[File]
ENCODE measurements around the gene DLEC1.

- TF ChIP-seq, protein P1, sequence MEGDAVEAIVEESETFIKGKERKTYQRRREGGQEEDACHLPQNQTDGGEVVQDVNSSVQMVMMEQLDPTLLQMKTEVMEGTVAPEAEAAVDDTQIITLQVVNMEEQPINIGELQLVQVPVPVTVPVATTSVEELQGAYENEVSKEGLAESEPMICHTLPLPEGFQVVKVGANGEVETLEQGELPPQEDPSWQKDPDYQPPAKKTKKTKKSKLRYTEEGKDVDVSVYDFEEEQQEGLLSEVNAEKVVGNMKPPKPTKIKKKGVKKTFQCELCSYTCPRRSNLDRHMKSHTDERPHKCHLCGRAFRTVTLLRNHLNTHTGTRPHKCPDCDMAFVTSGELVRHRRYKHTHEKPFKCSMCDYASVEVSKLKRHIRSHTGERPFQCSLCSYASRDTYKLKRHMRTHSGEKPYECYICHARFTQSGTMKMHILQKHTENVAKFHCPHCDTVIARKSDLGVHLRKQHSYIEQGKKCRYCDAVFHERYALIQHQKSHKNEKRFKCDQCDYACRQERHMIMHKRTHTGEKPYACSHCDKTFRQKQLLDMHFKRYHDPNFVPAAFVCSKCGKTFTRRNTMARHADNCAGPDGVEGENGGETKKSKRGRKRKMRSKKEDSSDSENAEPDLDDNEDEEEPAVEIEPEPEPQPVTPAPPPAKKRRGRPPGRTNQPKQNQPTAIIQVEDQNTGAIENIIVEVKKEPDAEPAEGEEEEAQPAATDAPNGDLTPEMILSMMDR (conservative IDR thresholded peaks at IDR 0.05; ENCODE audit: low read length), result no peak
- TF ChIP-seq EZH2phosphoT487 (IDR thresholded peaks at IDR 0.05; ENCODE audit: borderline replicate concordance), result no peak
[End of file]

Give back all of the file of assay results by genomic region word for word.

ENCODE measurements around the gene DLEC1.

- TF ChIP-seq, protein P1, sequence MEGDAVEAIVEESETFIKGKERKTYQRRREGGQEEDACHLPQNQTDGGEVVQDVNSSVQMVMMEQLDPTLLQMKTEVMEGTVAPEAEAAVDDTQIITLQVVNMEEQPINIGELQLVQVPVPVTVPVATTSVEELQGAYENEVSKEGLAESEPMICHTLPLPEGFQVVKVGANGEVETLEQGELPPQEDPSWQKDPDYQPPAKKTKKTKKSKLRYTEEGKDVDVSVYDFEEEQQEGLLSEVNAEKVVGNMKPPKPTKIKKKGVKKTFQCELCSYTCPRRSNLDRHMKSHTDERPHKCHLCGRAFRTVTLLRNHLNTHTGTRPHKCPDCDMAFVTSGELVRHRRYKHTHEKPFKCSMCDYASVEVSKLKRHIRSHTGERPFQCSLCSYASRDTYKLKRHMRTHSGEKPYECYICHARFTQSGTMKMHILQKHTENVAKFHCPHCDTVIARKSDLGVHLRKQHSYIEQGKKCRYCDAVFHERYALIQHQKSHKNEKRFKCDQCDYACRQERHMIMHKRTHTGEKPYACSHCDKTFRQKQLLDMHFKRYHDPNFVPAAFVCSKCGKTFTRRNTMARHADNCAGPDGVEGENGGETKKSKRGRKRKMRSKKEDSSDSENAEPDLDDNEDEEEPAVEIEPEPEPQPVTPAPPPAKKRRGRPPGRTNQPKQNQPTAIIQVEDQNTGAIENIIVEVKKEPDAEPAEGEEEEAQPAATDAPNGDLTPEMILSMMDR (conservative IDR thresholded peaks at IDR 0.05; ENCODE audit: low read length), result no peak
- TF ChIP-seq EZH2phosphoT487 (IDR thresholded peaks at IDR 0.05; ENCODE audit: borderline replicate concordance), result no peak